Representative Nita Lowey

Representing the 17th District of New York

Senate Passes Lowey’s READ Act to Improve Global Education Efforts

August 2, 2017
Press Release

WASHINGTON, DC – Congresswoman Nita Lowey (D-NY17/Rockland-Westchester), Ranking Member on the House Appropriations Committee, announced the U.S. Senate passed bipartisan legislation she introduced, along with Congressman Dave Reichert (R-WA), to increase accountability for U.S. basic education efforts, removing barriers for those out of school and improving the quality of education for those already enrolled. The Reinforcing Education Accountability in Development (READ) Act, H.R. 601, would enhance transparency and accelerate the impact of U.S. basic education programs around the world in order to help countries address the more than 263 million children and youth that are out of school. The legislation now heads back to the U.S. House for a vote.

“There is no greater force multiplier in foreign aid than education,” said Congresswoman Lowey. “Prioritizing education around the world will not only help students learn to read and write—it will ultimately help protect vulnerable children from poverty, disease, hunger, and even extremism. Simply put, we cannot build the world we want for ourselves, and for future generations, without making education the center of our efforts.”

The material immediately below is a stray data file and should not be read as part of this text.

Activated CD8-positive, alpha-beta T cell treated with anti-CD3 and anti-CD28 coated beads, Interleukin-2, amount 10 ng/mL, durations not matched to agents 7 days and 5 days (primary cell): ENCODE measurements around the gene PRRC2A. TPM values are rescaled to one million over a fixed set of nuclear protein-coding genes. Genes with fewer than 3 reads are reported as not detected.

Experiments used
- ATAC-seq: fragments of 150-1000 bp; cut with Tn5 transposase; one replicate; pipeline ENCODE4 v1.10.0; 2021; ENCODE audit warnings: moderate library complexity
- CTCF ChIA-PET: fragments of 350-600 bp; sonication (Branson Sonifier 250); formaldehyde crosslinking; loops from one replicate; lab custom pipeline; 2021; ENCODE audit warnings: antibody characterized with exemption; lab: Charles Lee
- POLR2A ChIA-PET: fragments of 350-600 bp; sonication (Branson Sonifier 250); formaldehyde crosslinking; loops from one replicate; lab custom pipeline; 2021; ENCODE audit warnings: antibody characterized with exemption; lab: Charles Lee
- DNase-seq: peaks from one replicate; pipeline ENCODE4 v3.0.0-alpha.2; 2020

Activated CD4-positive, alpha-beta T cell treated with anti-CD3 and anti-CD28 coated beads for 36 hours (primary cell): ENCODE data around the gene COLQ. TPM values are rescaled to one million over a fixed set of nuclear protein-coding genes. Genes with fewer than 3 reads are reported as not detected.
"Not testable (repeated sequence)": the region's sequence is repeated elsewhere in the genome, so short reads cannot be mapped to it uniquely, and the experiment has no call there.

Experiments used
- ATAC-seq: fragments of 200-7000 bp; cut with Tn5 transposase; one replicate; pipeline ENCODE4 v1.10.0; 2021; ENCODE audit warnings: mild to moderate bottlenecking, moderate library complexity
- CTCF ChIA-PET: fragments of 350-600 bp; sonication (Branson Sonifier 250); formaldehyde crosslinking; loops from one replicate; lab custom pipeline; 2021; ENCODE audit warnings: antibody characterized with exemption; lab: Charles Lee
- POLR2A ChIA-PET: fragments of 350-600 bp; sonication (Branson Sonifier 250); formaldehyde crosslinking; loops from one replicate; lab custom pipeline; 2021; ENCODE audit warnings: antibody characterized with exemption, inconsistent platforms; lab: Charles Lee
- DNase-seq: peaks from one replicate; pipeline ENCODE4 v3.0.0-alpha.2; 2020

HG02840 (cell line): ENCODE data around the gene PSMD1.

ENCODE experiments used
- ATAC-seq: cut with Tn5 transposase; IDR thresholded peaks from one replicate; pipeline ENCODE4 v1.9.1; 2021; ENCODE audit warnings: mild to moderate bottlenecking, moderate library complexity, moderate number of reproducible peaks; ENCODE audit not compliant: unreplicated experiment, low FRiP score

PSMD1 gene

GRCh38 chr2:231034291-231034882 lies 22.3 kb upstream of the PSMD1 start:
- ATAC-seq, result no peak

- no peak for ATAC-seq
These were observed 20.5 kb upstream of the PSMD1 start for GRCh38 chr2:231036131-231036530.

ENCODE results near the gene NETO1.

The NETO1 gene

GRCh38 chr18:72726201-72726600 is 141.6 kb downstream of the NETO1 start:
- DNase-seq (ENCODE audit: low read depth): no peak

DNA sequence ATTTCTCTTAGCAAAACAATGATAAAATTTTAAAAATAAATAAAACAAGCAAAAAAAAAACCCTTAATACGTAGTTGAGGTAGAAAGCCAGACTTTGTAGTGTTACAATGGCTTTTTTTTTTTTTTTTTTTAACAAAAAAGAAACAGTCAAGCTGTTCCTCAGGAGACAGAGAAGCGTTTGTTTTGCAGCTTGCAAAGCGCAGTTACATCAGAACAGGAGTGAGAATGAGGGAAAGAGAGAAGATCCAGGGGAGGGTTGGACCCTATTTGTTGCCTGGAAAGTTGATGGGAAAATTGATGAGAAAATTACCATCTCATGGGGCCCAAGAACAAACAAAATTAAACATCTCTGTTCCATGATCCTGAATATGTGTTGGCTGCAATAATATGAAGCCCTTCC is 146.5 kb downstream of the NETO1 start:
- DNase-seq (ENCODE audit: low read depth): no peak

Worldwide, 250 million primary schoolchildren are failing to learn basic literacy and numeracy skills. 130 million of these students have attended at least four years of school. Studies have shown that for every year a girl stays in school, her future income increases between 15 to 25 percent.

An educated citizenry contributes to sustained economic growth, strengthened democratic institutions, the empowerment of women and girls, and decreased extremism. That is why no country has reached sustained economic growth without achieving near universal primary education.

Specifically, the READ Act calls for:

  • U.S. engagement with key partner countries, other donors, civil society, the private sector, and multilateral global education initiatives, such as the Global Partnership for Education, to promote sustainable, quality basic education.
  • A comprehensive, integrated U.S. strategy that improves educational opportunities and addresses key barriers to school attendance, retention, and completion for the poorest children worldwide;
  • The creation of a “Senior Coordinator” within the United States Agency for International Development (USAID) responsible for the development, implementation, and coordination of U.S. basic education programs;
  • An annual report to Congress on implementation of the basic education strategy and progress achieved by USAID programs.

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